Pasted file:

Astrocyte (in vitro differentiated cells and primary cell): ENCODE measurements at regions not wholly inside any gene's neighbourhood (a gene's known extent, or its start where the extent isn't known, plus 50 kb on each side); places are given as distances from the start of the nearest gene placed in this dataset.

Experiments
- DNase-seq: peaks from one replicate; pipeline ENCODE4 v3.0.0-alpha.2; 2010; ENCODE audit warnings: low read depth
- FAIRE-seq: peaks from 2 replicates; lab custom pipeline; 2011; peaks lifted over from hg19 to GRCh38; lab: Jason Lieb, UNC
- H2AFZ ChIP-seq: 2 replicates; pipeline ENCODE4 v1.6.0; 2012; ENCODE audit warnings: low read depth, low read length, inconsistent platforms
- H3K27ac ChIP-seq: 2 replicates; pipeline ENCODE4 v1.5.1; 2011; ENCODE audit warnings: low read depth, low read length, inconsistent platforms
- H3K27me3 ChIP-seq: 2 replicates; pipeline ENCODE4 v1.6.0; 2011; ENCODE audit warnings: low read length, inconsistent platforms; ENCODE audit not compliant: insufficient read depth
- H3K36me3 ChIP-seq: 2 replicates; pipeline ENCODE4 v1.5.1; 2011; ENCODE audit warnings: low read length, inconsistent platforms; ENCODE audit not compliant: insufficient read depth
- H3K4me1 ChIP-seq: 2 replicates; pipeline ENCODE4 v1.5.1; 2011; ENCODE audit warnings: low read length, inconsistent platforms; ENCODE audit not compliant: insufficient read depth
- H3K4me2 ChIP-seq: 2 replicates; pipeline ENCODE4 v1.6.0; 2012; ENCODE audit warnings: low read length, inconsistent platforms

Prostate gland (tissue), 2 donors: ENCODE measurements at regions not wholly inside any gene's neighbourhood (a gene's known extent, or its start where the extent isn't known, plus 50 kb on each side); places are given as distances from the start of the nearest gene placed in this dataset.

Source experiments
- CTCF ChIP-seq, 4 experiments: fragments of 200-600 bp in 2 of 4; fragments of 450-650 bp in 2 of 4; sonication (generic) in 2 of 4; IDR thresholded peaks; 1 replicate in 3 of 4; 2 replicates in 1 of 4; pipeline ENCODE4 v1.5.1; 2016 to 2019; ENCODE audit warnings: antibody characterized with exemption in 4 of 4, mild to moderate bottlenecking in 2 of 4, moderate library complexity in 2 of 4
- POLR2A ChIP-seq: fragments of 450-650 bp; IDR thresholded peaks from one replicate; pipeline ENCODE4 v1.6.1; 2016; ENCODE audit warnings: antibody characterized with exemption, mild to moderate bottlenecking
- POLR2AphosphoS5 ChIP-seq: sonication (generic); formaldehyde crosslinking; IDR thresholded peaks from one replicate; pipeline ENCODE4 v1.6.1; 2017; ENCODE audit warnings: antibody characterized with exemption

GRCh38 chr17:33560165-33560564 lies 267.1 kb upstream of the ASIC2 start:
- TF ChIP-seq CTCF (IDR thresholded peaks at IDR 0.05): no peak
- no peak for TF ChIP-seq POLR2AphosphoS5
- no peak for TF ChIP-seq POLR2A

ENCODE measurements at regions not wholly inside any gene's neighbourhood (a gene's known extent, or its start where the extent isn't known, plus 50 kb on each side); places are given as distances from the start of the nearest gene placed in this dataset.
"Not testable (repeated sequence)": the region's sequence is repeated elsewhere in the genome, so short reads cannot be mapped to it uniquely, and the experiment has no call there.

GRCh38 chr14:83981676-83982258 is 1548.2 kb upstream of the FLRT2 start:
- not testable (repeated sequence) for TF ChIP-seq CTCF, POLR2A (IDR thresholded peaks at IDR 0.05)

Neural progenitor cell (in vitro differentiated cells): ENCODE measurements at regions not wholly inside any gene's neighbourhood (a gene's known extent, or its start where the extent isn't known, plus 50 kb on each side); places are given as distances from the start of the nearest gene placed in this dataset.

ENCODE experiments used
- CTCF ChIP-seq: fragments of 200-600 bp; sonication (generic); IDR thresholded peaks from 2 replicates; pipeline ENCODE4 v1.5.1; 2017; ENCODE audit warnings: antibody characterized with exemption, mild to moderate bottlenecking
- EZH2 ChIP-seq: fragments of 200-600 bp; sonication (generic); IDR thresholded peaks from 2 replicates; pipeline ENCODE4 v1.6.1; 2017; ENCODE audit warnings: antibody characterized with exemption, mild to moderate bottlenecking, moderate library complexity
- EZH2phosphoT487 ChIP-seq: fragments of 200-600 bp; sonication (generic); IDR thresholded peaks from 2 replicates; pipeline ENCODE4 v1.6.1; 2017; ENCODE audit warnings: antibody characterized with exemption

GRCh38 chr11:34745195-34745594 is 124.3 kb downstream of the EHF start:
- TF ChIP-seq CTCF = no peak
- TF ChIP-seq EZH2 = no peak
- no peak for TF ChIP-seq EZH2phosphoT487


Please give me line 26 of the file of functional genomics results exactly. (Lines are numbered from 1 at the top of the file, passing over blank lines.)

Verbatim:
- CTCF ChIP-seq: fragments of 200-600 bp; sonication (generic); IDR thresholded peaks from 2 replicates; pipeline ENCODE4 v1.5.1; 2017; ENCODE audit warnings: antibody characterized with exemption, mild to moderate bottlenecking